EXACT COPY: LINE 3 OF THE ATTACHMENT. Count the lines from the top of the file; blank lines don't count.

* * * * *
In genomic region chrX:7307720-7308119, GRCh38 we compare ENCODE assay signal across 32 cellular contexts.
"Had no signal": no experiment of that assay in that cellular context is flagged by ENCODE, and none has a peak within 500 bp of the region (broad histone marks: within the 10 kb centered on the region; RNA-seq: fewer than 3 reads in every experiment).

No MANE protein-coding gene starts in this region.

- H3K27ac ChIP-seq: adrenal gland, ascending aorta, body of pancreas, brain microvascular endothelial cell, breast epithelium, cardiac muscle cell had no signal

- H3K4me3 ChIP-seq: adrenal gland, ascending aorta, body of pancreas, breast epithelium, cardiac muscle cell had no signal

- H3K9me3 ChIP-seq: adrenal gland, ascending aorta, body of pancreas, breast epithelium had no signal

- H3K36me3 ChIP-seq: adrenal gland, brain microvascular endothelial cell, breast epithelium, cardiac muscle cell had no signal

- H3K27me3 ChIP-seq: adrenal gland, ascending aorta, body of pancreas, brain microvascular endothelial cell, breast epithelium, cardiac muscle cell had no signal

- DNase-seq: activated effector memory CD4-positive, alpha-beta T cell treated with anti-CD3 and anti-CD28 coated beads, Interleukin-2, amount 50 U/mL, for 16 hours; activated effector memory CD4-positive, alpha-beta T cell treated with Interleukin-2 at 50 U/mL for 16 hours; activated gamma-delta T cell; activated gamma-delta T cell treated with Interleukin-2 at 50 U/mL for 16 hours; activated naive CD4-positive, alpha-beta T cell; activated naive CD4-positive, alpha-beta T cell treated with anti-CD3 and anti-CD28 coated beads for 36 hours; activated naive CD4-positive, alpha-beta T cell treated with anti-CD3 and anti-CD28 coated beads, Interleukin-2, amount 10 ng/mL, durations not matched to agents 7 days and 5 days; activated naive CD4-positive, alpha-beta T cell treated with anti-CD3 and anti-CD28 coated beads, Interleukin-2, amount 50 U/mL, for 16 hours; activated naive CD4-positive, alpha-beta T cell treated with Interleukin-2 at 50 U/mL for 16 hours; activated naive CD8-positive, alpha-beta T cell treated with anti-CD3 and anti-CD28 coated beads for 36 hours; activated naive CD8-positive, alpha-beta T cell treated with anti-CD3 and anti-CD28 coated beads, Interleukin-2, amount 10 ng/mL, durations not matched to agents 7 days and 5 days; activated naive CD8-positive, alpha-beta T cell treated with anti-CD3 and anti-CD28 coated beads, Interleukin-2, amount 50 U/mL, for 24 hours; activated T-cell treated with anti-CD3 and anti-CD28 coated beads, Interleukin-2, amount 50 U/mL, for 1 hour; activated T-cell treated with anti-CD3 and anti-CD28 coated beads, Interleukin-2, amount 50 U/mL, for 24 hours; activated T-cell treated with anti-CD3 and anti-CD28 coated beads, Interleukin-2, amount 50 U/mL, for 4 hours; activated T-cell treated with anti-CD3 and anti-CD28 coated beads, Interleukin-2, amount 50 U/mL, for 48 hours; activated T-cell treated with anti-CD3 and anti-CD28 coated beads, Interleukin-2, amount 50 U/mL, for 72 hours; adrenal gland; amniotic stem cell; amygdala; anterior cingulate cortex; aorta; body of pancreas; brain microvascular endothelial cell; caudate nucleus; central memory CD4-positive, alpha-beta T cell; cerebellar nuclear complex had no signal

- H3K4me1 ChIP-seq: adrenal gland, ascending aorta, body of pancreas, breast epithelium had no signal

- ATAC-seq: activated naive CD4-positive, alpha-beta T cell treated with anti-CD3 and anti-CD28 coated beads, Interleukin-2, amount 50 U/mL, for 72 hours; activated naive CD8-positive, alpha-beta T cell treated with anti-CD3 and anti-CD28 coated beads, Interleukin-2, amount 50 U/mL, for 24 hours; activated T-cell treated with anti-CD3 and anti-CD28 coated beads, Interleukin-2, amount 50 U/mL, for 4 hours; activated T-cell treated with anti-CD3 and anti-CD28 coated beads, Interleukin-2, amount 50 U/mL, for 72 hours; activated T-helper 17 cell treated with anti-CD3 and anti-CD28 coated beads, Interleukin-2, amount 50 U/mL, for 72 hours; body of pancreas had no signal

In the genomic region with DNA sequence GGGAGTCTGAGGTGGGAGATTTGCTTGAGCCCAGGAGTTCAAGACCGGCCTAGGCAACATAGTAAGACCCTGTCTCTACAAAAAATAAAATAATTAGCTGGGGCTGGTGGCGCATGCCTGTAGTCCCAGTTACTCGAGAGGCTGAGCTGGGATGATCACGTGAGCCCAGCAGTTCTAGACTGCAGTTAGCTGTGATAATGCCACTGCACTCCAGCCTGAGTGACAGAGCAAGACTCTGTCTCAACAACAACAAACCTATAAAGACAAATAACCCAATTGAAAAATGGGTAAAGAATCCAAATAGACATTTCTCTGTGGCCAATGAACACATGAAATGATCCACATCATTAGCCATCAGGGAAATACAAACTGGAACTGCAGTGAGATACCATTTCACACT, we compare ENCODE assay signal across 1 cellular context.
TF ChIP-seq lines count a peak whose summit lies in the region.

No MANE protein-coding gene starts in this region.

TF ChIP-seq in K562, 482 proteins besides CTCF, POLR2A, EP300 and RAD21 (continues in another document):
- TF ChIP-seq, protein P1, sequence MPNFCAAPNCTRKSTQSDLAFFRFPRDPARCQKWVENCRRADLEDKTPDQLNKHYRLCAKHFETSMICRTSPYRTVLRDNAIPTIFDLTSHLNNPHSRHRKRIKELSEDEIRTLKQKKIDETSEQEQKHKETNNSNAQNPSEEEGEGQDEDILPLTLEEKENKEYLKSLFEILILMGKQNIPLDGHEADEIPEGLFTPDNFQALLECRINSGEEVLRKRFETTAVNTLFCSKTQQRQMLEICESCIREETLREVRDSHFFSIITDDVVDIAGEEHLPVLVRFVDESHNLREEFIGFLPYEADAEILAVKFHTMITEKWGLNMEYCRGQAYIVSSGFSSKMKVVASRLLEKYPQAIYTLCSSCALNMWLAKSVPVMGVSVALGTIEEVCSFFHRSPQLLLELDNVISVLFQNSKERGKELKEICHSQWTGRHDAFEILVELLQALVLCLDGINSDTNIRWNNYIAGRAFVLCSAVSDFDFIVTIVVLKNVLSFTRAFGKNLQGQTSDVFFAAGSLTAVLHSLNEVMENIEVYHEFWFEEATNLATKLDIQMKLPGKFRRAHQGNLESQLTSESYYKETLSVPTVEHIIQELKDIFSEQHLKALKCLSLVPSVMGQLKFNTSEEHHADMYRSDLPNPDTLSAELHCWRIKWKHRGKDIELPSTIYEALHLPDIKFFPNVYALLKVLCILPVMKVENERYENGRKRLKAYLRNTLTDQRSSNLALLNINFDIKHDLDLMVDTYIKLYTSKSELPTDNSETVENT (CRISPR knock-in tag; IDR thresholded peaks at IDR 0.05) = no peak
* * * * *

No MANE protein-coding gene starts in this region.